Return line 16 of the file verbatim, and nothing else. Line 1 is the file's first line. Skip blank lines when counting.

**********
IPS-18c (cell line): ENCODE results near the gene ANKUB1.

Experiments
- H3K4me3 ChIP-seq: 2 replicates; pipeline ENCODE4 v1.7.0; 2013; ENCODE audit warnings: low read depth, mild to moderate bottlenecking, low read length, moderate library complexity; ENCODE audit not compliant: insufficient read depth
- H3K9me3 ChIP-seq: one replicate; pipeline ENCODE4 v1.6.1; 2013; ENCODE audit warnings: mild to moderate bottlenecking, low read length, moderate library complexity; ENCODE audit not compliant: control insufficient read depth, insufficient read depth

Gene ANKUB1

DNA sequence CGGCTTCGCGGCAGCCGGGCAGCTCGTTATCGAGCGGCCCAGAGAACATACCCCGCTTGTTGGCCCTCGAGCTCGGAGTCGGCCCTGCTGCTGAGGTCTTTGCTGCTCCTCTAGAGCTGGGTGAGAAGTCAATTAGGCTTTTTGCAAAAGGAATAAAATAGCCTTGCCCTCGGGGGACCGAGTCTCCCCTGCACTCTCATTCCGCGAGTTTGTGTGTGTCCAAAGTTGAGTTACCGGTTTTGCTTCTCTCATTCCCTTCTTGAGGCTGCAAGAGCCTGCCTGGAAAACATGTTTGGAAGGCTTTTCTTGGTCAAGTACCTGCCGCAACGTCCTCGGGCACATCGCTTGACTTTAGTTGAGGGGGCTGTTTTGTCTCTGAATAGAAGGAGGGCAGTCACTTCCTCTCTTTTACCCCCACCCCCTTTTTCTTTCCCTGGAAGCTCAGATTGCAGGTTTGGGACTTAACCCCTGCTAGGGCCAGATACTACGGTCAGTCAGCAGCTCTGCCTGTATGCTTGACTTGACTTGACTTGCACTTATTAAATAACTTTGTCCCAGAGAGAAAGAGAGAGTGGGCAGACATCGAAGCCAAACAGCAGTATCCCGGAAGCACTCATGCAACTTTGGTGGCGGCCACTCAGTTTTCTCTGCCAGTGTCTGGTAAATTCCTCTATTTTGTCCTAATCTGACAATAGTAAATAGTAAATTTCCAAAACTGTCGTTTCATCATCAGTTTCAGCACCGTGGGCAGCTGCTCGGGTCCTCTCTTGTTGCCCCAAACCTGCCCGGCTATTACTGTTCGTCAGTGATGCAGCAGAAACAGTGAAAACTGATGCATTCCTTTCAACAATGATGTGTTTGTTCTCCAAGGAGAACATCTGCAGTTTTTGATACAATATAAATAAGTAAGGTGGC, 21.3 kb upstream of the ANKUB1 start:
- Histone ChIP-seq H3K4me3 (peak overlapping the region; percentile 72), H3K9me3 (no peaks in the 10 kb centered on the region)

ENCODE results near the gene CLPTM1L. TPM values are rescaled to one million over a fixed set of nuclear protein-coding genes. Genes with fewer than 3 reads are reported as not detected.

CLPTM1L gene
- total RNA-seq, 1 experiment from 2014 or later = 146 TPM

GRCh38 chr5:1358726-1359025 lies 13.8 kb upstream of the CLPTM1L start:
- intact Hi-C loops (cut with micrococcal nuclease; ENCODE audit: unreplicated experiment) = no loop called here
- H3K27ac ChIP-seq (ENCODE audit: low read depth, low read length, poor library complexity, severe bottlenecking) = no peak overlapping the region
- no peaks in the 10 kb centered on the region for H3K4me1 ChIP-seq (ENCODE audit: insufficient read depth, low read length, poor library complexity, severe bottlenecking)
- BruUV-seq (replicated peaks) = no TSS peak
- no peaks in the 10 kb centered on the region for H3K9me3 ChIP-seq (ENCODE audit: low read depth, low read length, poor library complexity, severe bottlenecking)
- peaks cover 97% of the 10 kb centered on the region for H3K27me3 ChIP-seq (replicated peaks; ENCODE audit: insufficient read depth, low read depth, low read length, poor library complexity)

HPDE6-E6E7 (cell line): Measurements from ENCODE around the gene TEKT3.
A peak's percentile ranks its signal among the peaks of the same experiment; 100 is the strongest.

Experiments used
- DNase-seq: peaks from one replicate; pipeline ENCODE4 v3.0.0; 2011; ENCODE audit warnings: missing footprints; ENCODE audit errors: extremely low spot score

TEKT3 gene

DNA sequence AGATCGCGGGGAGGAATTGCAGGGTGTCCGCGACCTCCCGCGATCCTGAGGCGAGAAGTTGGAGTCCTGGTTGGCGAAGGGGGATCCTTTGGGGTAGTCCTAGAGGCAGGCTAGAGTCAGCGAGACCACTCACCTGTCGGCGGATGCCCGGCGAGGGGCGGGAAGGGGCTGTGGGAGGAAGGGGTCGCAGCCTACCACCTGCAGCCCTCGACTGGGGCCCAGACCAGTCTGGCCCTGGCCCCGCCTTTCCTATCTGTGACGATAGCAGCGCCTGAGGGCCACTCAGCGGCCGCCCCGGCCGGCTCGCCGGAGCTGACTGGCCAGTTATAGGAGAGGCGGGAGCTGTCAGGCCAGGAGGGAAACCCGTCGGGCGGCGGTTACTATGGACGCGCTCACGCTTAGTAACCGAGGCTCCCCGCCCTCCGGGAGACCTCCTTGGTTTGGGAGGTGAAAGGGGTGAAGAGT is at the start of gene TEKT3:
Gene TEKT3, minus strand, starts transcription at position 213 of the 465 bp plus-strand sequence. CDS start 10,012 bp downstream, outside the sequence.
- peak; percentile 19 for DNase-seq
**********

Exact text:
- no peaks in the 10 kb centered on the region for H3K9me3 ChIP-seq (ENCODE audit: low read depth, low read length, poor library complexity, severe bottlenecking)